Reed & Reed equipment sits at the end of Mitchell Field, where the old pier is noticeably absent, in August. (Nathan Strout / The Times Record)

HARPSWELL — With the Mitchell Field pier gone, Harpswell is once again turning to focus on what to do with the space left behind.

The future of Mitchell Field has been a perennial issue in Harpswell since the town first acquired the abandoned fuel depot from the Navy in the early 2000s. In the nearly two decades since, the area has mostly been used for recreation, with some paths and access to a small beach, as well as a community garden.

In 2015, the town’s Mitchell Field Committee issued recommendations for waterfront improvements. The committee called for the preservation of the area south of the pier as a recreational area, while a public boat launch and a seasonal floating pier would be constructed north of that area. There was one thing standing between the town and that vision — the pier.

The pier had sat largely unused since the Navy abandoned the site about three decades ago. In that time, the pier had fallen into disrepair, and portions had collapsed into the ocean. Knowing that cleaning up and removing the pier would only get more expensive as more of it collapsed, the town decided to proactively demolish and remove the dilapidated pier. That $3 million project began over the winter, and by the end of the summer the pier was no more.

Now, three years after the Mitchell Field Committee issued its recommendations, the town is finally in a place where it can start working toward the waterfront improvements that were set out therein. To that end, the town has begun taking steps in that direction while the committee has worked to remind people what the plans for the waterfront are and solicit buy-in from the community. To that end, the committee held a public meeting on Monday to update residents on the plan and gather input on any concerns. The committee will host another meeting on November 8 at 6 p.m. at the town office for those who couldn’t make the first one.

“What we’re trying to do with those meetings is get public input. Do we still want to do this?” said committee Chairwoman Jane Covey.

The committee has also reached out to Harpswell’s fishing community to get an idea of their needs and desires for the waterfront. The Maine Coast Fishermen’s Association conducted a survey of Harpswell fishermen, which showed strong support for a floating pier and boat launch at the site.

“We’ve got very strong information from the fishing community in Harpswell that they would like to see the boat launch both for recreational use and commercial use,” said Covey. “That’s information that we never had before.”

The survey, which reached 54 Harpswell fishermen, backs up anecdotal information the committee has collected over the years and gives it more confidence in moving forward with the plan.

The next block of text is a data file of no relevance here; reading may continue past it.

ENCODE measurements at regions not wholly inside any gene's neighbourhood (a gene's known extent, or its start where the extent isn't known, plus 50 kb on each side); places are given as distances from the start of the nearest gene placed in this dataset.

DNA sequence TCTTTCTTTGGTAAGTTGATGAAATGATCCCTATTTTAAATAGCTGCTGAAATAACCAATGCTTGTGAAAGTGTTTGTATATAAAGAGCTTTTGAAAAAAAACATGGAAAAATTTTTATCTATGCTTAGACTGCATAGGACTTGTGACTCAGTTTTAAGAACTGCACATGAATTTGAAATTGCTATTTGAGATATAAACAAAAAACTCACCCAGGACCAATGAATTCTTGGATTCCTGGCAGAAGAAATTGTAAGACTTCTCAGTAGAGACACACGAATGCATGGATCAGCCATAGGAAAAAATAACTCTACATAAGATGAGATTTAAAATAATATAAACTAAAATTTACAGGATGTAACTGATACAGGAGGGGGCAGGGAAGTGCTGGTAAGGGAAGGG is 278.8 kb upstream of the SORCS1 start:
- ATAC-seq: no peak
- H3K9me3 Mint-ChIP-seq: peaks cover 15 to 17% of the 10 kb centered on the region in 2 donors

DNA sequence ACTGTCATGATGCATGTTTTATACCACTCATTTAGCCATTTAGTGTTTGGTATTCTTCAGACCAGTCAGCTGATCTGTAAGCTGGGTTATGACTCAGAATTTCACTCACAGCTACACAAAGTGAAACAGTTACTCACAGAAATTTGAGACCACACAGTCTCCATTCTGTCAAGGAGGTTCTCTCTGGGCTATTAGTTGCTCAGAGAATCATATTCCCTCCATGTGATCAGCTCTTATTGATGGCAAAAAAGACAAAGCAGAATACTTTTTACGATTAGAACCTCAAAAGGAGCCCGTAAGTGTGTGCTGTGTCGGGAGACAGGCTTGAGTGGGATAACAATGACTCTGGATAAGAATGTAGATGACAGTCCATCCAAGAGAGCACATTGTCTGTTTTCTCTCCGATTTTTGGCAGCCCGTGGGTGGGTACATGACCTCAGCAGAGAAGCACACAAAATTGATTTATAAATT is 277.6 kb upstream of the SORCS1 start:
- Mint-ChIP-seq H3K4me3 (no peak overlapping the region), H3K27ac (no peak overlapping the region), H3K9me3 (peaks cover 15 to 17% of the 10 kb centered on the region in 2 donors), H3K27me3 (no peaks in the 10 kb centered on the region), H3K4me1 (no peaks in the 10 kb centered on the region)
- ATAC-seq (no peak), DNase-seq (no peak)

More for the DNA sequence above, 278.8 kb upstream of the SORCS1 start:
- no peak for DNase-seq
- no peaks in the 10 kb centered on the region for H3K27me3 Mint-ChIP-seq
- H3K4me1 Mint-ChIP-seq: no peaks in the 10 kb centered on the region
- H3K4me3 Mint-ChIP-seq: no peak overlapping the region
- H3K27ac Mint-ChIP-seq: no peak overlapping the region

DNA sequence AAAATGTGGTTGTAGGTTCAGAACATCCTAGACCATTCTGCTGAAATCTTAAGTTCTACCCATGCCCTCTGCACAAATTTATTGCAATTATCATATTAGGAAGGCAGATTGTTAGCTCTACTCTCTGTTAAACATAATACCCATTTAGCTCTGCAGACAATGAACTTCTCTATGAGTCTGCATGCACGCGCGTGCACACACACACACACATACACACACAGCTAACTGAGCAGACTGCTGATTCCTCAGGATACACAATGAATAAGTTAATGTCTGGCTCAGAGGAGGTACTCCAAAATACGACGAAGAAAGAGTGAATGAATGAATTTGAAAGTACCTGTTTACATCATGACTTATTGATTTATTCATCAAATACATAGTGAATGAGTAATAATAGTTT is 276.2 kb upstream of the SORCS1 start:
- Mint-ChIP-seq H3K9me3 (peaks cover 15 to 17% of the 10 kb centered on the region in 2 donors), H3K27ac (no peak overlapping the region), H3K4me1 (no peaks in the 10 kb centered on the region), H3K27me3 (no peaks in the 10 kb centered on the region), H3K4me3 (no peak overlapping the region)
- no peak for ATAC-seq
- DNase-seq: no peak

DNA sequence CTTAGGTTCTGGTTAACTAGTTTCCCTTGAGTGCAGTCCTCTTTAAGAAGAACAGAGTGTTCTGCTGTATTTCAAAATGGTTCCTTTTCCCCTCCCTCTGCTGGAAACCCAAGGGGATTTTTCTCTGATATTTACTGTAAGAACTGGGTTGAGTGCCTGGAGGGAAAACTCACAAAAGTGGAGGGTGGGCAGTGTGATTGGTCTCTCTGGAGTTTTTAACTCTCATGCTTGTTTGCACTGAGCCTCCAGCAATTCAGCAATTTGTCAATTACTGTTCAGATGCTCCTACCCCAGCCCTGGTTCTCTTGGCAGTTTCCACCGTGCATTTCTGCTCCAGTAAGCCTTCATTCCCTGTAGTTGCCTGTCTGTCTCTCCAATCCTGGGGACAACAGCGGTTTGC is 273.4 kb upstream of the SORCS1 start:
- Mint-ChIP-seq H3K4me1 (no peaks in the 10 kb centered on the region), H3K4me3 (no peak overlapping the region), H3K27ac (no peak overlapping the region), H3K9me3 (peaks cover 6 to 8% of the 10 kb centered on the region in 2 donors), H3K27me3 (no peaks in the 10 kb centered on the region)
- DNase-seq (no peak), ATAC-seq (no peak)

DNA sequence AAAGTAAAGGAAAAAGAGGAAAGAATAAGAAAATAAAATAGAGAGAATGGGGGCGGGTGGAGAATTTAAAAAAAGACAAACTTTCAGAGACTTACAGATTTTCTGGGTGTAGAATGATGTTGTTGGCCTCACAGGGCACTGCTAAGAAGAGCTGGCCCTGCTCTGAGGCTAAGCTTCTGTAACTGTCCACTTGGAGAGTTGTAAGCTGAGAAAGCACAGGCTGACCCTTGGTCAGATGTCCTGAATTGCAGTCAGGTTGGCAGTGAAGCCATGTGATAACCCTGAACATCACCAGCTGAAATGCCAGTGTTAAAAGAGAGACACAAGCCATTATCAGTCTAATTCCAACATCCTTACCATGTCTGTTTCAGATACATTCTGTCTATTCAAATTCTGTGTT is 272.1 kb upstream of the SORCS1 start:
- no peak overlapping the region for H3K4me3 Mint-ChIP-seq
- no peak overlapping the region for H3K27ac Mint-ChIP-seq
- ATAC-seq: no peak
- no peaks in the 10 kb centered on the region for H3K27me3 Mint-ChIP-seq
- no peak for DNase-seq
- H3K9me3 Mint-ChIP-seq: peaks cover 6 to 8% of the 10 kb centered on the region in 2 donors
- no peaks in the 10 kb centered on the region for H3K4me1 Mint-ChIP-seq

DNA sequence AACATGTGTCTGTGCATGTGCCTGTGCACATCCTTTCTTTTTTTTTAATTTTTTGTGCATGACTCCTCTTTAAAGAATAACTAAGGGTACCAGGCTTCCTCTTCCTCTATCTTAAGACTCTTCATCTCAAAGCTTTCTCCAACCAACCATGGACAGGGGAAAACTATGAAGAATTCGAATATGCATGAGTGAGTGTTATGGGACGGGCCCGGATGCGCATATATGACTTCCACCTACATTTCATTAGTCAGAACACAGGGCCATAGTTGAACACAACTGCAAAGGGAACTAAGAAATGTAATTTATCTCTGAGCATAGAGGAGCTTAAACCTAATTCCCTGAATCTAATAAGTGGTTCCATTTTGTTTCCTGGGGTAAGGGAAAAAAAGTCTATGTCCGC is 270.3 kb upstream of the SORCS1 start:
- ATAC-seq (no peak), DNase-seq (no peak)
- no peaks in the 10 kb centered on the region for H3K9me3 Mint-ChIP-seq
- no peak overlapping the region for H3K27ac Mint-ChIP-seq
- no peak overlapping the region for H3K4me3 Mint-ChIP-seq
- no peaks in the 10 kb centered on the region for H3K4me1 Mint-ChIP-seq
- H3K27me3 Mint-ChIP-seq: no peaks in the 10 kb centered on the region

The town has taken steps toward making the pier and boat launch a reality. It has applied for two matching Small Harbor Improvement Program grants.

The floating pier system would be the first project to receive grant funding, which is slated for 2020. would be funded in the next round of grants. That grant would cover 50 percent of the estimated $292,500 it would cost to build the pier, with the town responsible for $146,250.

The estimated boat ramp cost is $394,507. If approved, the grant would cover half that and the town would foot the bill for the rest. Part of the town’s portion would be covered by $45,000 in material saved from the pier demolition project. That project would be slated for 2021. The Mitchell Field reserve account currently has $175,000, said Covey. She also suggested that a citizens’ group could raise private funds to help pay for the improvements.

Some locals have voiced their concern that Mitchell Field should retain the area’s dual-purpose for recreational and commercial activities.

“(People said) we want this to be a place where we can continue to take walks and walk our dogs and have our kids in a safe place where they can ride bicycles or skateboards,” said Covey.

Covey said the key moving forward is to find balance between supporting Harpswell’s fishing industry and a public space for recreation.

“A question for the town is does the town want to support Mitchell Field waterfront as a working waterfront in character of the town as it has been? Does the town want to support the fishing business, which has been historically absolutely essential to the town?” asked Covey. “And how do we do that in a way that set of interests as well as recreational interests?”

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CORRECTION: This story has been edited to reflect that the floating pier grant is scheduled for 2020 funding, with the boat ramp coming the year after.

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